Italy22 May 2012
Along with the rest of the eurozone, the Italian economy continues to suffer from the ongoing sovereign debt crisis and market fears of recession. Exceptionally high public debt burdens and structural impediments to growth have rendered it vulnerable to scrutiny by financial markets. Italian gross domestic product (GDP) declined by 0.7% between the third and fourth quarters of 2011 and cyclical indicators point to a further contraction of economic activity in the first half of 2012.
However, in its Economic Bulletin of April 2012 the Bank of Italy sees some signs of stabilisation and “the qualitative indicators derived from surveys suggest that, although the economic picture is still poor, the cyclical deterioration has moderated. In particular, more favourable assessments of export orders have emerged.”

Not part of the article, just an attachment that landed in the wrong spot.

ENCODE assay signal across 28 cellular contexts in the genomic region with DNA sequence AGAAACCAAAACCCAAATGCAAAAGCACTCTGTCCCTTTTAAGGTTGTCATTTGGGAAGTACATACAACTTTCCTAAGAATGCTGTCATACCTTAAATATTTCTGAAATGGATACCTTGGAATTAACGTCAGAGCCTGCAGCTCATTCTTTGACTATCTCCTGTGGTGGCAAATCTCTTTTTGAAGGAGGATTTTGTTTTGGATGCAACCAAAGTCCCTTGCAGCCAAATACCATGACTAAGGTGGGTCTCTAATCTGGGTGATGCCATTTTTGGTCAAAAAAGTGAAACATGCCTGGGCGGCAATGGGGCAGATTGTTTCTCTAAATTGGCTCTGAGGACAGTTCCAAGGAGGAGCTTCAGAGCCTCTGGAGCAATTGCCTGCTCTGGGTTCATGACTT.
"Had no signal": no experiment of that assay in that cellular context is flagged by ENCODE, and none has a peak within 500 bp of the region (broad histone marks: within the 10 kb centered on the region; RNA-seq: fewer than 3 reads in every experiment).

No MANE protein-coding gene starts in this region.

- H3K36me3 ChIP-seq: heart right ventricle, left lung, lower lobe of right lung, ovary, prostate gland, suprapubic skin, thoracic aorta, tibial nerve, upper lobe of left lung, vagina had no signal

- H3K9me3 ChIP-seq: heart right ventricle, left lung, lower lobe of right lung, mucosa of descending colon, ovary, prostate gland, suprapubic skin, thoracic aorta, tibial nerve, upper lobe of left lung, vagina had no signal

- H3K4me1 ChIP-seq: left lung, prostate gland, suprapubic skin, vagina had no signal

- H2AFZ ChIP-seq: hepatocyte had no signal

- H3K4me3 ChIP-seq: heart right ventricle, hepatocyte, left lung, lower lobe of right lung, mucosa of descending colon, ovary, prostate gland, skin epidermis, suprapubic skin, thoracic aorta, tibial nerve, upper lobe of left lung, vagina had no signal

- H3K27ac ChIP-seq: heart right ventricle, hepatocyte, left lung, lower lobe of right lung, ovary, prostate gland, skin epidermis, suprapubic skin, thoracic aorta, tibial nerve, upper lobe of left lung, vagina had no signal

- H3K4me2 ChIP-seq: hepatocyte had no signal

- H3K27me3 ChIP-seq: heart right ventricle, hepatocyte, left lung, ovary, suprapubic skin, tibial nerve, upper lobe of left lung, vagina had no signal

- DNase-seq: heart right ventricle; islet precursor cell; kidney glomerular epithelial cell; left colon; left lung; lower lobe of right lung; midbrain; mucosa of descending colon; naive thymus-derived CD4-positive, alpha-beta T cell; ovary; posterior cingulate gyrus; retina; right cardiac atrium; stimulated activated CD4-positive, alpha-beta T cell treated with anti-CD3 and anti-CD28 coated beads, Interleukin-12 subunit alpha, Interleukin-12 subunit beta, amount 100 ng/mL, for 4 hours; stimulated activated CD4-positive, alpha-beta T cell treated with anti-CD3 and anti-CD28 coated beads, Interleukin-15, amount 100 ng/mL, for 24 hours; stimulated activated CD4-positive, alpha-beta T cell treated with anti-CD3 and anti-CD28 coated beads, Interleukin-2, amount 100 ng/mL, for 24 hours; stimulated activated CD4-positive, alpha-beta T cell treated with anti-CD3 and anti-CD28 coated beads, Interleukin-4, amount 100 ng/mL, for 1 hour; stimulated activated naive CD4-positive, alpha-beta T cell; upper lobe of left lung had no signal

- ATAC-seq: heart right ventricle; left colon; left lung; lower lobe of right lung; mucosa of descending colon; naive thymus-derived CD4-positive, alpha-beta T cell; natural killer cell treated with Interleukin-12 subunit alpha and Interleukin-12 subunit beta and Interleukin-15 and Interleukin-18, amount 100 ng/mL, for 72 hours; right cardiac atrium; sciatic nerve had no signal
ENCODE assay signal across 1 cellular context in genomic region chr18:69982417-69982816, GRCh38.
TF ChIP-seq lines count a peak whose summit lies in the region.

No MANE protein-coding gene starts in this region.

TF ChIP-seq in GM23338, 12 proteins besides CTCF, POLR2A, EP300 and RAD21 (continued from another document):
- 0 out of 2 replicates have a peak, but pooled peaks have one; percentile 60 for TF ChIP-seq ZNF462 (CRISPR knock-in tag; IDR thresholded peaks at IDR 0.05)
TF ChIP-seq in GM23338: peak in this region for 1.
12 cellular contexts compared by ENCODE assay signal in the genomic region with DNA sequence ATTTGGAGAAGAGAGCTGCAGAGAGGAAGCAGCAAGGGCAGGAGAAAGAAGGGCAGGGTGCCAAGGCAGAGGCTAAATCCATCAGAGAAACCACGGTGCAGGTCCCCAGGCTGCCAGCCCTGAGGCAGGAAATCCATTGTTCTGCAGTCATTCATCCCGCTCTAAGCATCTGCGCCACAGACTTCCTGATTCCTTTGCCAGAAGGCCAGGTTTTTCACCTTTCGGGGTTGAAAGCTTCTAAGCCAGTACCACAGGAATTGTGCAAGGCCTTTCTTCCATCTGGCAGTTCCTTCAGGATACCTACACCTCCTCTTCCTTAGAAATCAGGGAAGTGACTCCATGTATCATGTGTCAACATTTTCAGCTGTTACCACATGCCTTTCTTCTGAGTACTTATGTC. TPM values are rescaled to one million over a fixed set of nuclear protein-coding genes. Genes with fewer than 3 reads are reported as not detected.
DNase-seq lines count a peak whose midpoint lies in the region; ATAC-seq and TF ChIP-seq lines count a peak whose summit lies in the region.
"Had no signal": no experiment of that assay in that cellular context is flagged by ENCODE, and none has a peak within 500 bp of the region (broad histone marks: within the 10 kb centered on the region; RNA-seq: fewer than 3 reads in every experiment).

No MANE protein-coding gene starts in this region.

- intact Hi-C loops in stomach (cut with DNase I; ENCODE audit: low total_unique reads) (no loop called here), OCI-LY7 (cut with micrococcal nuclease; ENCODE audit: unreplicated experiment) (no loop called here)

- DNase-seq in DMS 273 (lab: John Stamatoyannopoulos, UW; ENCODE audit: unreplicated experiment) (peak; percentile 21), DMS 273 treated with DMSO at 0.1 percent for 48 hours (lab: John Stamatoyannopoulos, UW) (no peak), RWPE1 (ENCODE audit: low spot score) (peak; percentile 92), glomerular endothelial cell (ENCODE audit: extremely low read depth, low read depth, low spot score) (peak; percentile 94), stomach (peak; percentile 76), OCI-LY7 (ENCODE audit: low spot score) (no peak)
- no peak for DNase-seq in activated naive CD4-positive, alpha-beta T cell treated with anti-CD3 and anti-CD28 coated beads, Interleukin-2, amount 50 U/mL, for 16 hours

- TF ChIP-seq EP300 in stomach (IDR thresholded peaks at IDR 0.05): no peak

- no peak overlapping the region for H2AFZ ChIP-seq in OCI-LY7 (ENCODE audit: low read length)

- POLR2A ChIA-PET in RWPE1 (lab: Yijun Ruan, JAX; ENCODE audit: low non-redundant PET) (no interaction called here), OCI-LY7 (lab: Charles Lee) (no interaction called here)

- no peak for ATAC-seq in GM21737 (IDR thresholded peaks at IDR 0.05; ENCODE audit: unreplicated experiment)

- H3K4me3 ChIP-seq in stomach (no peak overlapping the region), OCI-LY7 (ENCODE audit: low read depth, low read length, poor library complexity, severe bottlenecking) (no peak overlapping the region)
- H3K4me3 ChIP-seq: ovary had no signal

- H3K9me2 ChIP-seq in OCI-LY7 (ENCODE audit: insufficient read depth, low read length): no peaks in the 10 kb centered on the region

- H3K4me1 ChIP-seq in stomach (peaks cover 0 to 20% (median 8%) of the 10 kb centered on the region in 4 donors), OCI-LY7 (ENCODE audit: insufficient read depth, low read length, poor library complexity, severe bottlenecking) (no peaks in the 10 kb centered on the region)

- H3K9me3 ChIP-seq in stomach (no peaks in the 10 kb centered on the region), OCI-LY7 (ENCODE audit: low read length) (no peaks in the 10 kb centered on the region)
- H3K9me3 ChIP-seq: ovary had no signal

The Bank reported that difficulties in accessing credit have been countered by the recent European Central Bank (ECB) liquidity injections and, despite tightening of credit supply from banks, the refinancing operations conducted by the ECB should allow credit supply conditions to return to normal in the months to come. Banks' profitability is down, but they have strengthened their capital base and regained access to the market.
Italy has some unique "weapons" in its arsenal to survive the economic storm and possesses great flair in serving, for example, the SME market. This report examines these and assesses the probable way forward for Europe's fourth largest sovereign lessor.